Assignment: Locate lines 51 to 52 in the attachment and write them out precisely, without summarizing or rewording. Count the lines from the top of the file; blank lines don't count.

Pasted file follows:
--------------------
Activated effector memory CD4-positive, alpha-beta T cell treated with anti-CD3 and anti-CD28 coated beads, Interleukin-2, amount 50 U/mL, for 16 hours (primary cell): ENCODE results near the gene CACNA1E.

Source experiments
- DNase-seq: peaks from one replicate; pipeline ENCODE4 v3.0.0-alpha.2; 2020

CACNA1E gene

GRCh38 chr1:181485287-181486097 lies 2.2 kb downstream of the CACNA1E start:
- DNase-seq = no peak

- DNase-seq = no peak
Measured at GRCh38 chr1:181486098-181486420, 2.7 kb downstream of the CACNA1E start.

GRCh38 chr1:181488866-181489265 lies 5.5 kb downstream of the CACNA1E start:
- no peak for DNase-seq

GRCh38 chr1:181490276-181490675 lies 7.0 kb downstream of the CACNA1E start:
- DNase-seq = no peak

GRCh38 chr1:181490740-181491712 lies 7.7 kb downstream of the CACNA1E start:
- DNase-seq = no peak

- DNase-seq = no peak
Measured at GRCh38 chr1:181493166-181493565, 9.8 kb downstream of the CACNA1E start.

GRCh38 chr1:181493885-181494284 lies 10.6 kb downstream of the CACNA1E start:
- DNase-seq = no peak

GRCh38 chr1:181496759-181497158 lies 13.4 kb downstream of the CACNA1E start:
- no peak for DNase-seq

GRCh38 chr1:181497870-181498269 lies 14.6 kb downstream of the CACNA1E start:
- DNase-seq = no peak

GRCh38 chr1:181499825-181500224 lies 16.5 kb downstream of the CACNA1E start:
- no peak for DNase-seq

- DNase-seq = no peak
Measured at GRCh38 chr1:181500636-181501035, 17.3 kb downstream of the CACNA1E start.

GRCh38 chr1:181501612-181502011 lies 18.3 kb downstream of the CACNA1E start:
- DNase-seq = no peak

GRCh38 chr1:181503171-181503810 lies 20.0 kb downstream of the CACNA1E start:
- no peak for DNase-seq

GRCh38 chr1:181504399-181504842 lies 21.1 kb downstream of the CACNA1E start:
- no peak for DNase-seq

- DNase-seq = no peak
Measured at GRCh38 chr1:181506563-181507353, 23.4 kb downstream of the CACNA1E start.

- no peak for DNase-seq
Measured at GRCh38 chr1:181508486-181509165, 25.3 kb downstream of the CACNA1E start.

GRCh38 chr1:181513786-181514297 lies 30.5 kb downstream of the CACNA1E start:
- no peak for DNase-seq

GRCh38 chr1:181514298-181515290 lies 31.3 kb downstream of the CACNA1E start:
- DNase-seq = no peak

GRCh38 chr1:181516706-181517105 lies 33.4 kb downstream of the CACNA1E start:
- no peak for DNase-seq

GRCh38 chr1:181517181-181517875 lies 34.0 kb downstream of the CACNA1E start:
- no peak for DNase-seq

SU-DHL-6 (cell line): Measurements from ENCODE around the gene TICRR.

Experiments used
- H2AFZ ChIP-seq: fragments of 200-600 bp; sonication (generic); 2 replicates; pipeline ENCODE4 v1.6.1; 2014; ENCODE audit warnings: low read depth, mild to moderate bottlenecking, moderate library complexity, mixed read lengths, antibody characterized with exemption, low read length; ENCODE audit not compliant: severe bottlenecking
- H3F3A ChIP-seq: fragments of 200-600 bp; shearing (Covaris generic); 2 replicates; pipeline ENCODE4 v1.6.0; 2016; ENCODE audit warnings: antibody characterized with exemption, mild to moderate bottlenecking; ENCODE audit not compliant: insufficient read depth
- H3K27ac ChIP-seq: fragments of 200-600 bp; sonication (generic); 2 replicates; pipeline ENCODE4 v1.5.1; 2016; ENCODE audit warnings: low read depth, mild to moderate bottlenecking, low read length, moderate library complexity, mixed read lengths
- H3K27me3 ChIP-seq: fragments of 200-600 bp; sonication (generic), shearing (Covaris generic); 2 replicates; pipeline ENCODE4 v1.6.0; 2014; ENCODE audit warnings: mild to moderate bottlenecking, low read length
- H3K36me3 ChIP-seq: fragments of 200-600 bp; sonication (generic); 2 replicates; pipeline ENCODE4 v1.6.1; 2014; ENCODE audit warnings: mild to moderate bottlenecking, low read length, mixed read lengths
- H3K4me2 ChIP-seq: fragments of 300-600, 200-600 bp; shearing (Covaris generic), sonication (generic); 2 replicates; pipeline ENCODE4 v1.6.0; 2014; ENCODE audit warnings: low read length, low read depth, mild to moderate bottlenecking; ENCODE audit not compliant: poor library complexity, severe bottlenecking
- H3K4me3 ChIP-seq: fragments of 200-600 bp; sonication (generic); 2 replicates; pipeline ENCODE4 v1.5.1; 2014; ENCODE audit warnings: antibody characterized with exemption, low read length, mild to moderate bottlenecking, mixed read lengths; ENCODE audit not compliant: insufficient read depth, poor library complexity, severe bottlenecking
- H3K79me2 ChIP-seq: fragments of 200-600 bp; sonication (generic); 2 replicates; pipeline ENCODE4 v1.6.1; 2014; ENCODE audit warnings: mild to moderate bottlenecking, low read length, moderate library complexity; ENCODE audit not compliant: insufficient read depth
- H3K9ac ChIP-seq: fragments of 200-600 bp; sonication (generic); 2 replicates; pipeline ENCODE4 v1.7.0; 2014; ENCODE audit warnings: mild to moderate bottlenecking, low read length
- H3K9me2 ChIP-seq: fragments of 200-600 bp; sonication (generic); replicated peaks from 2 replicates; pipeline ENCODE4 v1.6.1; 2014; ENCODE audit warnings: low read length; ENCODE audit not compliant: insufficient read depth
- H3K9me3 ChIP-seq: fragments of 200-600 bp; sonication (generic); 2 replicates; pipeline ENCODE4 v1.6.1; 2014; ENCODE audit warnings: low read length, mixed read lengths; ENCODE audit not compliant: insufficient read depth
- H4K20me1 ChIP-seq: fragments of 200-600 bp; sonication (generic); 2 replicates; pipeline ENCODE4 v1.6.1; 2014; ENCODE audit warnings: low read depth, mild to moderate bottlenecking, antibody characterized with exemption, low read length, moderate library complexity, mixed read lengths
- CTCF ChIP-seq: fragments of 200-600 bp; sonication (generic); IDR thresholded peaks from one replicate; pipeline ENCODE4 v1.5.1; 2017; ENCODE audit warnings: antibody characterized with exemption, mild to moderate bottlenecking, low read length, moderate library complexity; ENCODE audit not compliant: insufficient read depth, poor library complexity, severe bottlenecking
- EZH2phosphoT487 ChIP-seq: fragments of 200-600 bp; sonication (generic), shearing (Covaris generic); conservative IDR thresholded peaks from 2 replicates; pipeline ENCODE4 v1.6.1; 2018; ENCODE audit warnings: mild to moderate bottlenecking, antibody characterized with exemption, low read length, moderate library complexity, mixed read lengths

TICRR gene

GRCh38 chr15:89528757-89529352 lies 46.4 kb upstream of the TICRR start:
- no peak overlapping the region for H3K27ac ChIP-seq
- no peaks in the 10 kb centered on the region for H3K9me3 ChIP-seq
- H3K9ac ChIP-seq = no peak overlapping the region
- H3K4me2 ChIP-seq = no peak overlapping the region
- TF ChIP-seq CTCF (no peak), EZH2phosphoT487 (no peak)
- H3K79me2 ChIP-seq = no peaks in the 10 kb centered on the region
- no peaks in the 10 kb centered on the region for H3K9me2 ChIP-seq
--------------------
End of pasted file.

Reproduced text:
- H3K36me3 ChIP-seq: fragments of 200-600 bp; sonication (generic); 2 replicates; pipeline ENCODE4 v1.6.1; 2014; ENCODE audit warnings: mild to moderate bottlenecking, low read length, mixed read lengths
- H3K4me2 ChIP-seq: fragments of 300-600, 200-600 bp; shearing (Covaris generic), sonication (generic); 2 replicates; pipeline ENCODE4 v1.6.0; 2014; ENCODE audit warnings: low read length, low read depth, mild to moderate bottlenecking; ENCODE audit not compliant: poor library complexity, severe bottlenecking